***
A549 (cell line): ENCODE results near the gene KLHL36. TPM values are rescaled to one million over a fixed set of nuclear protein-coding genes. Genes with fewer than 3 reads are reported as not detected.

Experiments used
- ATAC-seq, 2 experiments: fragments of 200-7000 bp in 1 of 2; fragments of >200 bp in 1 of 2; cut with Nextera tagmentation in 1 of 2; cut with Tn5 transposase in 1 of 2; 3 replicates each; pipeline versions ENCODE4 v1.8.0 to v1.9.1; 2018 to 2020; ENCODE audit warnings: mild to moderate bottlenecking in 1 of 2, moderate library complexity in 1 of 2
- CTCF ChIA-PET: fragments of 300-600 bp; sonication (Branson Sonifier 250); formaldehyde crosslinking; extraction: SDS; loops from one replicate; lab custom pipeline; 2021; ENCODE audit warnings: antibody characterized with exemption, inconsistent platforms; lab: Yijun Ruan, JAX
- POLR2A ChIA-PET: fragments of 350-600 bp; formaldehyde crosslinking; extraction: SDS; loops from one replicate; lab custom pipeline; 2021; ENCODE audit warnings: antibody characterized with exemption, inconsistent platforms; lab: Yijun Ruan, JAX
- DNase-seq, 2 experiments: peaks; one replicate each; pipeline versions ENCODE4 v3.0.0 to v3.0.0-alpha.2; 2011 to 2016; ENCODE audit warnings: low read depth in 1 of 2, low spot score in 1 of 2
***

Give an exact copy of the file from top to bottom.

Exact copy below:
A549 (cell line): ENCODE results near the gene KLHL36. TPM values are rescaled to one million over a fixed set of nuclear protein-coding genes. Genes with fewer than 3 reads are reported as not detected.

Experiments used
- ATAC-seq, 2 experiments: fragments of 200-7000 bp in 1 of 2; fragments of >200 bp in 1 of 2; cut with Nextera tagmentation in 1 of 2; cut with Tn5 transposase in 1 of 2; 3 replicates each; pipeline versions ENCODE4 v1.8.0 to v1.9.1; 2018 to 2020; ENCODE audit warnings: mild to moderate bottlenecking in 1 of 2, moderate library complexity in 1 of 2
- CTCF ChIA-PET: fragments of 300-600 bp; sonication (Branson Sonifier 250); formaldehyde crosslinking; extraction: SDS; loops from one replicate; lab custom pipeline; 2021; ENCODE audit warnings: antibody characterized with exemption, inconsistent platforms; lab: Yijun Ruan, JAX
- POLR2A ChIA-PET: fragments of 350-600 bp; formaldehyde crosslinking; extraction: SDS; loops from one replicate; lab custom pipeline; 2021; ENCODE audit warnings: antibody characterized with exemption, inconsistent platforms; lab: Yijun Ruan, JAX
- DNase-seq, 2 experiments: peaks; one replicate each; pipeline versions ENCODE4 v3.0.0 to v3.0.0-alpha.2; 2011 to 2016; ENCODE audit warnings: low read depth in 1 of 2, low spot score in 1 of 2